verb (used with or without object), ag·glu·ti·nat·ed, ag·glu·ti·nat·ing.
Origin of agglutinate
Examples from the Web for agglutinate
At any rate, the agglutinate character of the language is indicated.Opuscula|Robert Gordon Latham
To the agglutinate languages belong the American and Turanian families.The Works of Hubert Howe Bancroft, Volume 3|Hubert Howe Bancroft
Undiluted normal blood can agglutinate most bacteria, but loses this power when diluted to any considerable degree.A Manual of Clinical Diagnosis|James Campbell Todd
Agglutinate languages, languages composed of parts which are words glued together, so to speak, as cowherd.The Nuttall Encyclopaedia|Edited by Rev. James Wood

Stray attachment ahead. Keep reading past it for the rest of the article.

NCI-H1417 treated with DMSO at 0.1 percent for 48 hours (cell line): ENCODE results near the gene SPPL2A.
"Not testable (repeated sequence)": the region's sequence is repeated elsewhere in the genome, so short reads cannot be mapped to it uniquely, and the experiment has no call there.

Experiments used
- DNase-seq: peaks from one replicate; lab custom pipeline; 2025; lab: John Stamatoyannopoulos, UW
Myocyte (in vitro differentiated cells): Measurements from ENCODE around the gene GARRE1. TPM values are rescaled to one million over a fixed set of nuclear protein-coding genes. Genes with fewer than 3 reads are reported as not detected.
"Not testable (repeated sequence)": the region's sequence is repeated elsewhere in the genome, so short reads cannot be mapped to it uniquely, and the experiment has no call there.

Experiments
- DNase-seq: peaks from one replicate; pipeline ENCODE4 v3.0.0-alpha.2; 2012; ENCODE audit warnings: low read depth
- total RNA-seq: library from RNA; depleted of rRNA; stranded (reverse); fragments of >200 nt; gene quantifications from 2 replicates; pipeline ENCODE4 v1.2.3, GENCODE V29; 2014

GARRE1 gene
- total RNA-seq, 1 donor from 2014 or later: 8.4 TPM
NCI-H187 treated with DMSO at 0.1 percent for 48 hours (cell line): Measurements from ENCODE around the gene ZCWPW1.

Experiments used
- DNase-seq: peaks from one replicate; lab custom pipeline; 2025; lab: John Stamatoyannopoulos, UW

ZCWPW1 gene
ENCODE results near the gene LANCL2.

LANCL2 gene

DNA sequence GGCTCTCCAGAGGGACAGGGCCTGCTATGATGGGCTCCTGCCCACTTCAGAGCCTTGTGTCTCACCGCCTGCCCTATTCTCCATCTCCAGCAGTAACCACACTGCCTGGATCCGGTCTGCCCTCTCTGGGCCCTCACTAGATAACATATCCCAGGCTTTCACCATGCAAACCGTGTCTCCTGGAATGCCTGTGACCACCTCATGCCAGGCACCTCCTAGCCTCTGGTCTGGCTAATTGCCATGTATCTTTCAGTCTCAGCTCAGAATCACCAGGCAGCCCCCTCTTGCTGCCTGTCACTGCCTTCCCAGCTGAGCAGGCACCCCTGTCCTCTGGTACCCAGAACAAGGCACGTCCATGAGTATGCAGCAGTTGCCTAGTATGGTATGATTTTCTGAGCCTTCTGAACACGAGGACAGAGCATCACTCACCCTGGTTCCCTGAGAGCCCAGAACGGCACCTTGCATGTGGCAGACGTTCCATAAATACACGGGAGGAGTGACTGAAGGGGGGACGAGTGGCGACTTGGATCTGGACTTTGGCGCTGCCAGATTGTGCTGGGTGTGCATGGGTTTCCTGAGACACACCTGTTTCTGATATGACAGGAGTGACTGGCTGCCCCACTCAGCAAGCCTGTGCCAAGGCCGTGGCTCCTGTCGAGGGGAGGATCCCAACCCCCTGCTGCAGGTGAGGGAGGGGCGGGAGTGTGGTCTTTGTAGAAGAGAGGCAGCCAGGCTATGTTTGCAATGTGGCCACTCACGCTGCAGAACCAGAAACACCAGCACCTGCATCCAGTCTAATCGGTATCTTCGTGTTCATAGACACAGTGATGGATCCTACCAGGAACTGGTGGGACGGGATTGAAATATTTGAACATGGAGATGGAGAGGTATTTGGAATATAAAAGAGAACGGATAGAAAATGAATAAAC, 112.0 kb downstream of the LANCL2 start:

Concentrated sulphuric acid causes it to agglutinate into resin-like lumps, with the accession of an intense blood-red colour.Cooley's Practical Receipts, Volume II|Arnold Cooley
British Dictionary definitions for agglutinate
adjective (əˈɡluːtɪnɪt, -ˌneɪt)
Word Origin for agglutinate
Word Origin and History for agglutinate
1580s (from 1540s as a past participle adjective), from Latin agglutinatus, past participle of agglutinare (see agglutination). Related: Agglutinated; agglutinating.